February is the coldest month of the year in Wake Island, with the average temperatures in a steady 72°F (22.2°C) to 82°F (27.8°C) range. The conditions are pleasant, even though the sunshine is bright and lasts for at least 8 hours a day.
The afternoons are usually the time when the waves remain at the farthest distance from the sandy shores. The low tide exposes huge coral rocks that submerge during the period of high tide. The lagoon waters are serene and enhance the tropical beauty of the islands. Small boats and kayaks can easily float through the calm waters that surround the islands. Many types of birds and animals roam freely on the islands as they have little to fear due to the restrictions imposed on non-military persons to visit the island.
February is an excellent time to bathe in the warm rays of the tropical sun on Wake Island.

March is a dry month in Wake Island, with the sun slowly returning to its full intensity after the mild winter. The average precipitation is to the tune of 2.2" (55.9mm), with moderate spells of rain.
The temperatures are in the agreeable range of 73°F (22.8°C) to 83°F (28.3°C), with clear skies amid low water vapor in the atmosphere. Wind speeds remain in the modest 5 to 15mph (24.1km/h) and rarely cause trouble. Evenings often experience a light breeze from the sea, and the sunset is late due to extended hours of twilight. Nights are great for stargazing, with the availability of vast and clear skies on the island.
Watch out for the abundant number of hermit crabs in the waters and the soft sand past sunset. March is mostly calm in Wake Island except for an occasional temperate storm that can approach the atoll.

April sees a significant increase in the intensity of the sunrays in Wake Island and mostly clear skies. It rains for an average of 17 days in the month, but the showers rarely last for extended periods.
The average temperatures remain in the range of 73°F (22.8°C) to 84°F (28.9°C), with hot days and mild nights at the service of the inhabitants. The flat terrain is easy for walking except for sharp rocks and corals that lie in the way. Thunderstorms are usually scarce in April, so the resident population of birds and small animals roam freely on the island.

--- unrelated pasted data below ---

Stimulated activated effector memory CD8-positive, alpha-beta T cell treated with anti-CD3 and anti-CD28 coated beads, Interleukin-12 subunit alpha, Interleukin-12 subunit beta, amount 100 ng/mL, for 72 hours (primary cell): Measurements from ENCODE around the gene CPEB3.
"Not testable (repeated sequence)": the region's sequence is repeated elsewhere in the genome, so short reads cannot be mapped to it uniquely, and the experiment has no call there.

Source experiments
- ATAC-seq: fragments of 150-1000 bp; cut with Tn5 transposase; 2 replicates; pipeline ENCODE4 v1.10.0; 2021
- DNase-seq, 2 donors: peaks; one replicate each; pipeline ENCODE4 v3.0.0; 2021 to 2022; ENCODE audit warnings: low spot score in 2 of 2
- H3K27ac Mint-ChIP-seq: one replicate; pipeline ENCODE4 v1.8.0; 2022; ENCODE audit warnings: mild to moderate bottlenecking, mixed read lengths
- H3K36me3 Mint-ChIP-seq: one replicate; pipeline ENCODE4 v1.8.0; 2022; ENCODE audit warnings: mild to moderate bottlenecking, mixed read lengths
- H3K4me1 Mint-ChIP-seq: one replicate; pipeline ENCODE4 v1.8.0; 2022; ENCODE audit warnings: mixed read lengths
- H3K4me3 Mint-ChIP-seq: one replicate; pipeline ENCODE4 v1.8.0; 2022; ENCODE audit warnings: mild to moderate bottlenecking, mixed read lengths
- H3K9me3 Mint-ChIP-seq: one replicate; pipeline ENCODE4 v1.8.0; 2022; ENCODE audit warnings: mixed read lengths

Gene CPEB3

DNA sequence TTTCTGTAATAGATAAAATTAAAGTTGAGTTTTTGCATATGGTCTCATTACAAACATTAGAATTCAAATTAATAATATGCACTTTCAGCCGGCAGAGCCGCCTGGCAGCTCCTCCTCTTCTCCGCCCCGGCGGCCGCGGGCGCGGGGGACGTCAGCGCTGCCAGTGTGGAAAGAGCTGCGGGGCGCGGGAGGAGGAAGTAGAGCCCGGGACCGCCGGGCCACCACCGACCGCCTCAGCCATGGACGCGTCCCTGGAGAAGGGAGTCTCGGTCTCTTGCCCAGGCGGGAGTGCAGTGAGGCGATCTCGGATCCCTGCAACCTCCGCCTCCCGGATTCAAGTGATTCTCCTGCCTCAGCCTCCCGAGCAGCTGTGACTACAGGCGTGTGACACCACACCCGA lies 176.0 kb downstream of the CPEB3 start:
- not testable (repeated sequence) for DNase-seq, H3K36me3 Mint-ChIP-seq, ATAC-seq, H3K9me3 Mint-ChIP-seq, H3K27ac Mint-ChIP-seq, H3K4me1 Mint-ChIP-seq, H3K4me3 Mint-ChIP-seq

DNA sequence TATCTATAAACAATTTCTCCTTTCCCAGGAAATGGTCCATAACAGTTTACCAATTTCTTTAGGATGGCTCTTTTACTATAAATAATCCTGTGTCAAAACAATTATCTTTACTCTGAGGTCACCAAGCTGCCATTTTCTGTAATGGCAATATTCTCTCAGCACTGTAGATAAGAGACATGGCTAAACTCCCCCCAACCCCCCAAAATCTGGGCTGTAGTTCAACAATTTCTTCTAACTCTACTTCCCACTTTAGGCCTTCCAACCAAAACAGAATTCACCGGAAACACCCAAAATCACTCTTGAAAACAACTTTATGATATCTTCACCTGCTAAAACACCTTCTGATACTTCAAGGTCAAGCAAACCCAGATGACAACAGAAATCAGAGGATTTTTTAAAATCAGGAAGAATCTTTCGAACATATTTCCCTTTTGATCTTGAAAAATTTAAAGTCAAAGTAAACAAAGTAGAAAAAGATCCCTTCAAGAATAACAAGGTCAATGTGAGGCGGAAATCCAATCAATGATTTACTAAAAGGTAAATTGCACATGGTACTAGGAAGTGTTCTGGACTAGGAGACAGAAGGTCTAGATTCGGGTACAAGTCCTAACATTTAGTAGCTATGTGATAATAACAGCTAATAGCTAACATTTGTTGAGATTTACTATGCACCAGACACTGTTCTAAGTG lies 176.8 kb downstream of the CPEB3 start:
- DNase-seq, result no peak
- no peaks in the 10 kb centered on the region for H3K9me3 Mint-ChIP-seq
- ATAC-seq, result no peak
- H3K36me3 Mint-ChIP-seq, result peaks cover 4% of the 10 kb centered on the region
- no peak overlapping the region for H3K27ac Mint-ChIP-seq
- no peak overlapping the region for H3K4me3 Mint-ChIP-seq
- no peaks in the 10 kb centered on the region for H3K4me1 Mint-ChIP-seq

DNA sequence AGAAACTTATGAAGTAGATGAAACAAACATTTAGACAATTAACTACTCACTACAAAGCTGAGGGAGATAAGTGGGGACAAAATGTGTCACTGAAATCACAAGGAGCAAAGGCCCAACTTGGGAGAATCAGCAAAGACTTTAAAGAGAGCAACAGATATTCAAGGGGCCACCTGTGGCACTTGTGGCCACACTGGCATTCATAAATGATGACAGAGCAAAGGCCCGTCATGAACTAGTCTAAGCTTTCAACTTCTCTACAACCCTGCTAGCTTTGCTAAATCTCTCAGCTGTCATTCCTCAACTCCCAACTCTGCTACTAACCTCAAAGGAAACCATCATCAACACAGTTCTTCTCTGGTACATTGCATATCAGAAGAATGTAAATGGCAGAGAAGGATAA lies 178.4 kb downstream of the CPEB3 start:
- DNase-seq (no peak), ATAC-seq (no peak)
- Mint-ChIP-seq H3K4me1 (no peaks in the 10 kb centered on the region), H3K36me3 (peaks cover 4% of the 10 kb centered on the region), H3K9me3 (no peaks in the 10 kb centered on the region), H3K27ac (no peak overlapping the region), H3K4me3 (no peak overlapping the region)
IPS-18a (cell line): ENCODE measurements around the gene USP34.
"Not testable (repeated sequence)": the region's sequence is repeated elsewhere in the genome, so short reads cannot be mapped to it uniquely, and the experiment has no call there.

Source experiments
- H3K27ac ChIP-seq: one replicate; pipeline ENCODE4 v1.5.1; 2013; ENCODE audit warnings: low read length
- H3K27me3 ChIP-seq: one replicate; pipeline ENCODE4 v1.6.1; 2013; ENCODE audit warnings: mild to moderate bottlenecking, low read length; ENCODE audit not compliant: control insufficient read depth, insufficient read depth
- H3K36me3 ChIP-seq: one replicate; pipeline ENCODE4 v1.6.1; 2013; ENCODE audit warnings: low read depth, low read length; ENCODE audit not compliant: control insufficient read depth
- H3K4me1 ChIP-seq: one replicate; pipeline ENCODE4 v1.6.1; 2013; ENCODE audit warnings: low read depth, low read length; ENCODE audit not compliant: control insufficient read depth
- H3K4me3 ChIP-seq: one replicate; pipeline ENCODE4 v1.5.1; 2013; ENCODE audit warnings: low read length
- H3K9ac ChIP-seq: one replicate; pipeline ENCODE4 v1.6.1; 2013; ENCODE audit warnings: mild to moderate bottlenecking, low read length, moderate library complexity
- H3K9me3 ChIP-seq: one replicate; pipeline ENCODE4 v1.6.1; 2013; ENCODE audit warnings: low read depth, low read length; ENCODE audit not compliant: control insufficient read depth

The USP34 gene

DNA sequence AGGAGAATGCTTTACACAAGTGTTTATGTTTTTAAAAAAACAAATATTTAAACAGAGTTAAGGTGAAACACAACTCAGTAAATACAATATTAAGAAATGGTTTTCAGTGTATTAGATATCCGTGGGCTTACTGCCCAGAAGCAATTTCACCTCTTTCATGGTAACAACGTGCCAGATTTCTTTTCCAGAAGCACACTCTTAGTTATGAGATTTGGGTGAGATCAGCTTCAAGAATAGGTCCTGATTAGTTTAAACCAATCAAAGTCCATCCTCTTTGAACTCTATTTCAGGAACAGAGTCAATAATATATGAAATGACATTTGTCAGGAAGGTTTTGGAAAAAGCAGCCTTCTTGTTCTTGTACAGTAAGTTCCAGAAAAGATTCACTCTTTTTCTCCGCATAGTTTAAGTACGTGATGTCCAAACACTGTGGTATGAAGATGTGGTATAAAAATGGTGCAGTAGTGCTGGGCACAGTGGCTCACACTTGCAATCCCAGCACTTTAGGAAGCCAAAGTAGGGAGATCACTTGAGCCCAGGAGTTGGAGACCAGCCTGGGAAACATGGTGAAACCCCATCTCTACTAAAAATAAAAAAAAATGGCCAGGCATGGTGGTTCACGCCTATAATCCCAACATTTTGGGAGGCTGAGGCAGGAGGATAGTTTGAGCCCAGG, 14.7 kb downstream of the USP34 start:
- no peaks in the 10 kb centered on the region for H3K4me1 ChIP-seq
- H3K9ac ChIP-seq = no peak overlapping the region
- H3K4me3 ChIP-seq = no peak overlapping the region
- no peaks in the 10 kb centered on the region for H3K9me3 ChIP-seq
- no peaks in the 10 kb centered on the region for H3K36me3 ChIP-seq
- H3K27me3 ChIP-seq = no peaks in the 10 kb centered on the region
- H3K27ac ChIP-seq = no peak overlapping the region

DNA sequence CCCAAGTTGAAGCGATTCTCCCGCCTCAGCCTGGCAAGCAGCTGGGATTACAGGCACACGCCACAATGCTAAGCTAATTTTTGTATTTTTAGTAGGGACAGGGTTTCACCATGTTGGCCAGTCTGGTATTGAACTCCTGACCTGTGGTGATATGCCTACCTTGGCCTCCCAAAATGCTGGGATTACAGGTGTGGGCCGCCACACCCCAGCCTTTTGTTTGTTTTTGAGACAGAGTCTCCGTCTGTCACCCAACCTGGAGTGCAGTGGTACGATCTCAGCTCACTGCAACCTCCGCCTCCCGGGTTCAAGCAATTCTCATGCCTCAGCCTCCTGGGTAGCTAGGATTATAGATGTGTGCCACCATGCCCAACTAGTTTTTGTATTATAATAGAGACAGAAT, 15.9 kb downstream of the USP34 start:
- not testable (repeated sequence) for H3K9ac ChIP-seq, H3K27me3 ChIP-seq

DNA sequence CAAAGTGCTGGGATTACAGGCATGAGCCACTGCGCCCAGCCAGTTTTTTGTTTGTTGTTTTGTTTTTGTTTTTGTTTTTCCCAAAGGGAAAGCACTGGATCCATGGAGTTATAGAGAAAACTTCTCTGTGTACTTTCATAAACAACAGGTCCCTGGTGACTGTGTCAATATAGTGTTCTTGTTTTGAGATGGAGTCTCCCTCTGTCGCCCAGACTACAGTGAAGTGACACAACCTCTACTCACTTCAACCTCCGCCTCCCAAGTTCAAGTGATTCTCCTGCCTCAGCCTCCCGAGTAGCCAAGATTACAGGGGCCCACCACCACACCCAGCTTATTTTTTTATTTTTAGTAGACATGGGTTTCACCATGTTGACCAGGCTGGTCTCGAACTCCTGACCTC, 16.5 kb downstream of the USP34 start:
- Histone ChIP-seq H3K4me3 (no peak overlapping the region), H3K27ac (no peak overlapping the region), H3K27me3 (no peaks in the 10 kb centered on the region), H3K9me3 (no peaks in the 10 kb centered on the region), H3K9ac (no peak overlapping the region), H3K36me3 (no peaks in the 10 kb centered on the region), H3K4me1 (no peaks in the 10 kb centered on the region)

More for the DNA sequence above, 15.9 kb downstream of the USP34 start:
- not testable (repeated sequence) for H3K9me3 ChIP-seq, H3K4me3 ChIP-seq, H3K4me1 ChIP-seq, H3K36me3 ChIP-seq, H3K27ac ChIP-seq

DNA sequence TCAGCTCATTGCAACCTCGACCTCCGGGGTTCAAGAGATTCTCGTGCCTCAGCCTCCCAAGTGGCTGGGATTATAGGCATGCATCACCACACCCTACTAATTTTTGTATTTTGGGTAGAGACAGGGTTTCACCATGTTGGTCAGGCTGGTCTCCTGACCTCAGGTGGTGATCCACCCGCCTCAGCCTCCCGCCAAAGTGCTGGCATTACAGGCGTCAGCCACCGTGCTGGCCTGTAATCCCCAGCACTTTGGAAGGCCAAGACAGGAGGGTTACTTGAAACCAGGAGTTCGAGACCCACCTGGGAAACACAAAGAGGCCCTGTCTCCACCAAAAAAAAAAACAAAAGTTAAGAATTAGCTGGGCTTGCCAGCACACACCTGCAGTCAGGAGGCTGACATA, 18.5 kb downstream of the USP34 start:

The white sand is strewn with numerous small rocks and pebbles that make it challenging to reach the shore from a few of the sides. For the few visitors that receive permission to visit the island, a light sweatshirt is suitable during the day. April is a peaceful time to visit Wake Island.

May is hot in Wake Island, with the average temperatures in the 75°F (23.9°C) to 86°F (30°C) range. The cloud cover is sparse, and the sun switches to scorching mode. The radiation from the sun reaches dangerous proportions by afternoon, and a sun hat is mandatory to remain cool on the coast. Some palm trees provide shade a little away from the shoreline, but the island is generally short of shady trees.
The lagoon is the best way to beat the heat, and the water temperatures remain mild and comfortable. The supply of fresh ocean air is at a high during the morning and evening hours, which makes it pleasant to utilize those periods for outdoor musings. The precipitation is moderate to the tune of 1.7" (43.2mm) in the month.
Light summer clothing is the routine wear for Wake Island, and May is not an exception.

June is hot in Wake Island as the beginning of the wet season sees an increase in rainfall. The precipitation averages 2.3" (58.4mm) in the month, with the possibility of rain every day.
The warm sea breeze does not allow the night temperatures to drop significantly. The average temperatures are in the 77°F (25°C) to 88°F (31.1°C), but the days remain mostly below 90°F (32.2°C). The reef has calm and clear waters that are particularly interesting to snorkeling and scuba diving enthusiasts due to the abundant number of tropical fish.
The storm season sees lightning and thunder accompanied by rain. The daily sunshine reaches a peak of 10 hours, and the daylight lasts over 13 hours. Only a modest number of military support personnel remain on the island during the summer. Wake Island is generally not in the itinerary of tour planners in June.

July is hot and humid in Wake Island as the average temperatures register in the 77°F (25°C) to 88°F (31.1°C). It is the period of thunderstorms in the region, with squalls churning the usually calm waters. However, tropical storms usually clear in short periods, and the skies rarely remain cloudy for long periods.
The rainfall is up to 4" (101.6mm) in July, mainly due to storm activity. Showers routinely occur in the afternoon, but a few morning instances of rain are not out of the question.